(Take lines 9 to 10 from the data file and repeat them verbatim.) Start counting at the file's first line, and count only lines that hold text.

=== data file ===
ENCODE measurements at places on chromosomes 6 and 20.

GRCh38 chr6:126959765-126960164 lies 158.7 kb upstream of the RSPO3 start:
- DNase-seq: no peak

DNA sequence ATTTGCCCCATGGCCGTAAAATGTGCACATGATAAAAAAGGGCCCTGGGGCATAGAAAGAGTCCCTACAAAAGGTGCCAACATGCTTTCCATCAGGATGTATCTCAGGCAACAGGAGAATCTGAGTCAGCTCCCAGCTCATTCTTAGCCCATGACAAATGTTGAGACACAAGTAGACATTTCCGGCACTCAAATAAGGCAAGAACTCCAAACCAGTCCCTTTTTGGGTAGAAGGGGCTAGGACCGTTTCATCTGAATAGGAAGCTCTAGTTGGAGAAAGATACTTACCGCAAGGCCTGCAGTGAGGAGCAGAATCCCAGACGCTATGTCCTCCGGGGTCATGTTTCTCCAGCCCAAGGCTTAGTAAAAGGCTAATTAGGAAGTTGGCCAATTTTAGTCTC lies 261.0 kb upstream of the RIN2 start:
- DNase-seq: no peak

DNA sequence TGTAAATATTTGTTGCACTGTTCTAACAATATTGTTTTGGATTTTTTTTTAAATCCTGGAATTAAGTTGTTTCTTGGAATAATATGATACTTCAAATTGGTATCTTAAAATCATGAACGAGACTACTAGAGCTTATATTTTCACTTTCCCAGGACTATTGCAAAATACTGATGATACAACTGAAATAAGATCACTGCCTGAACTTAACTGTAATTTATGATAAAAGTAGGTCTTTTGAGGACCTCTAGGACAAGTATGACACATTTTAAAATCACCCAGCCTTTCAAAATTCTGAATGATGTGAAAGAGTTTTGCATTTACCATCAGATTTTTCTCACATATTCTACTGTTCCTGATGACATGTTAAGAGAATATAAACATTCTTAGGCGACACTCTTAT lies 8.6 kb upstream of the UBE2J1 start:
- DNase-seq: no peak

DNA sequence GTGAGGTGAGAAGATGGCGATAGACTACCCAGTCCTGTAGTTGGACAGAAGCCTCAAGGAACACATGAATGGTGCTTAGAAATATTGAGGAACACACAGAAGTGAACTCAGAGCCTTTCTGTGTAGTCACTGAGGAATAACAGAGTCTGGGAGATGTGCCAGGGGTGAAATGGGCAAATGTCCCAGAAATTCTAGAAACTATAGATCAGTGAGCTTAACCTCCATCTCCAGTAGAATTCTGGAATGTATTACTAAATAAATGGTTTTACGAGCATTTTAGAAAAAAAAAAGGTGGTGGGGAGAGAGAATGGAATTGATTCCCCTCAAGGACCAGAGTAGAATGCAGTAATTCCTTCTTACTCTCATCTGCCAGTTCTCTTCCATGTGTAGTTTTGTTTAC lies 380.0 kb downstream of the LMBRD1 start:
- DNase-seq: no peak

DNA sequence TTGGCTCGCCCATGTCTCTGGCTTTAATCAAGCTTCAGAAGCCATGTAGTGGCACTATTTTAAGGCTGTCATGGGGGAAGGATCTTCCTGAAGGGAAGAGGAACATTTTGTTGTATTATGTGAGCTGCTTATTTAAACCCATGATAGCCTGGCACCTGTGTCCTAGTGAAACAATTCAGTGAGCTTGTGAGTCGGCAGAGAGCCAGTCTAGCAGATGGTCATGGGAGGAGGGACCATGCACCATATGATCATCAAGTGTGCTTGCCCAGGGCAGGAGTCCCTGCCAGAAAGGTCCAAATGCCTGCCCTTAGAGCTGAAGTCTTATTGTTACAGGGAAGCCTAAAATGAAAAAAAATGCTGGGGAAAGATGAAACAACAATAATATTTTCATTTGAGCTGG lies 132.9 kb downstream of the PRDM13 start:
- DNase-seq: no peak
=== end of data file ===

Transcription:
- DNase-seq: no peak

DNA sequence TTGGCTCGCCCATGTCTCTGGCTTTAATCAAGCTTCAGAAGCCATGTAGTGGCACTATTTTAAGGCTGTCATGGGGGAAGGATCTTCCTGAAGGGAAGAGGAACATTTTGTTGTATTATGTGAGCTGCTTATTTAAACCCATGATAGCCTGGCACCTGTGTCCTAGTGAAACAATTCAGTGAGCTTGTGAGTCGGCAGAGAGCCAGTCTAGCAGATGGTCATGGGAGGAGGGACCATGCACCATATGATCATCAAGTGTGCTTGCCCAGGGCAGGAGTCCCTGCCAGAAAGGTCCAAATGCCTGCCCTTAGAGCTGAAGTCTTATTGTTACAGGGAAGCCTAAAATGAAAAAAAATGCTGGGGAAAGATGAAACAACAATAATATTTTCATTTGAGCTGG lies 132.9 kb downstream of the PRDM13 start: